Multiscale modeling of free-radical polymerization kinetics
Rawlston, Jonathan A.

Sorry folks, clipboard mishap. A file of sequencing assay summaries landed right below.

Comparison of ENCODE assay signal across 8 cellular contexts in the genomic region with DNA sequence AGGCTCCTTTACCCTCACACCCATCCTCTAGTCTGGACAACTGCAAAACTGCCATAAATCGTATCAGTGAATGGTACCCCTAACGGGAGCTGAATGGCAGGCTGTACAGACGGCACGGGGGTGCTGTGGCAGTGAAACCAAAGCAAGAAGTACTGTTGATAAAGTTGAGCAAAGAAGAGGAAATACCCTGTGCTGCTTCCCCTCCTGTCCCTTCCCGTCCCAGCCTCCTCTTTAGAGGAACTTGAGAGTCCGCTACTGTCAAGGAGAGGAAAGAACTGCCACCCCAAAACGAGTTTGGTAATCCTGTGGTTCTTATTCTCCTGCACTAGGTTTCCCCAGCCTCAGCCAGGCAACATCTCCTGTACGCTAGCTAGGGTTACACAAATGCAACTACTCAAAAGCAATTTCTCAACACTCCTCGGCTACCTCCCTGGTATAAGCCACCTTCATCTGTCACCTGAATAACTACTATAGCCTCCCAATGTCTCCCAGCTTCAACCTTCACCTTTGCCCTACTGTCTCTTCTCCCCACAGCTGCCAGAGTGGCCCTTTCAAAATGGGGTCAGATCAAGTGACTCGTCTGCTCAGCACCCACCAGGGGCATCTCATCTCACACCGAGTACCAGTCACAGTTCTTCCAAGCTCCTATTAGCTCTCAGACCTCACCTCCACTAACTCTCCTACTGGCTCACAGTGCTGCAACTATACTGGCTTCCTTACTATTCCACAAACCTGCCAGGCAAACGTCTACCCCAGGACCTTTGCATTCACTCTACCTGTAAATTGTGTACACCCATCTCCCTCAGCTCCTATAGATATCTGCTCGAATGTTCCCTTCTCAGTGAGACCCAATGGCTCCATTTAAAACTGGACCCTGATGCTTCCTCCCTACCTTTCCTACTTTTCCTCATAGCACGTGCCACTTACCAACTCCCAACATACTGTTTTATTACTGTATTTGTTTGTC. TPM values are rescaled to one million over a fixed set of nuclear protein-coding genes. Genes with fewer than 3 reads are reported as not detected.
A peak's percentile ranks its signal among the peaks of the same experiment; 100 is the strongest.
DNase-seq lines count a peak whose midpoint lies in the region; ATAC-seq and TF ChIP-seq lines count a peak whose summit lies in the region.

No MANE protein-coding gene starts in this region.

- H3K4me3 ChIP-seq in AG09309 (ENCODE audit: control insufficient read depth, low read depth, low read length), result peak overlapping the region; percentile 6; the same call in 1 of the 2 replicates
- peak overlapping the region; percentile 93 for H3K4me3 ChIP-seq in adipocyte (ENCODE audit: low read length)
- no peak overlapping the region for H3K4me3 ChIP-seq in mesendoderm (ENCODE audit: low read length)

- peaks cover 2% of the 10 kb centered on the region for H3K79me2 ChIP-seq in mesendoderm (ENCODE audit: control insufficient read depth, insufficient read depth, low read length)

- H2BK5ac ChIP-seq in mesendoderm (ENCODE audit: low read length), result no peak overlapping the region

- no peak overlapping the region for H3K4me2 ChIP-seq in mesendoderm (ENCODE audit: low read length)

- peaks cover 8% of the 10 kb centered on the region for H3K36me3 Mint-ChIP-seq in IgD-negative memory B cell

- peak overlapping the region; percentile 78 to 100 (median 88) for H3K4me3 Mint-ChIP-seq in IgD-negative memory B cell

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Polymer chain microstructure, including characteristics such as molecular weight and branch length, can impact the end-use properties of the polymer. The assumptions contained in deterministic models prevent examination of the structure of individual polymer chains, so removal of these assumptions is necessary to gain insight into molecular-level mechanisms that determine chain microstructure. The work presented here uses a combination of stochastic and deterministic models to examine two significant mechanistic issues in free radical polymerization. The zero-one assumption concerning the number of radicals is often made for miniemulsion polymerization using oil-soluble initiators because of accelerated termination due to radical confinement. Although most of the initiator is present inside the particles, opposing viewpoints exist as to whether the locus of radical generation is the particle phase or the aqueous phase. A well-mixed kinetic Monte Carlo (KMC) model is used to simulate the molecular weight distribution and the results are compared to estimated molecular weights for several chain-stopping events, with the finding that the dominant nucleation mechanism varies with reaction temperature and particle size. Intramolecular chain transfer to polymer, or backbiting, is often assumed to produce only short-chain branches. Using a lattice KMC model, a cumulative distribution function (CDF) is obtained for branch lengths produced by backbiting. Implementation of the CDF in both a rate-equation model and the well-mixed KMC model shows that, for the butyl acrylate solution polymerization system used for comparison, backbiting is responsible for most of the branches, including long-chain branches, even though overlap of the polymer coils in the solution is predicted, a condition which would normally be expected to lead to significant intermolecular chain transfer to polymer. The well-mixed KMC model provides a more thorough analysis of chain microstructure while the rate-equation model is more computationally efficient.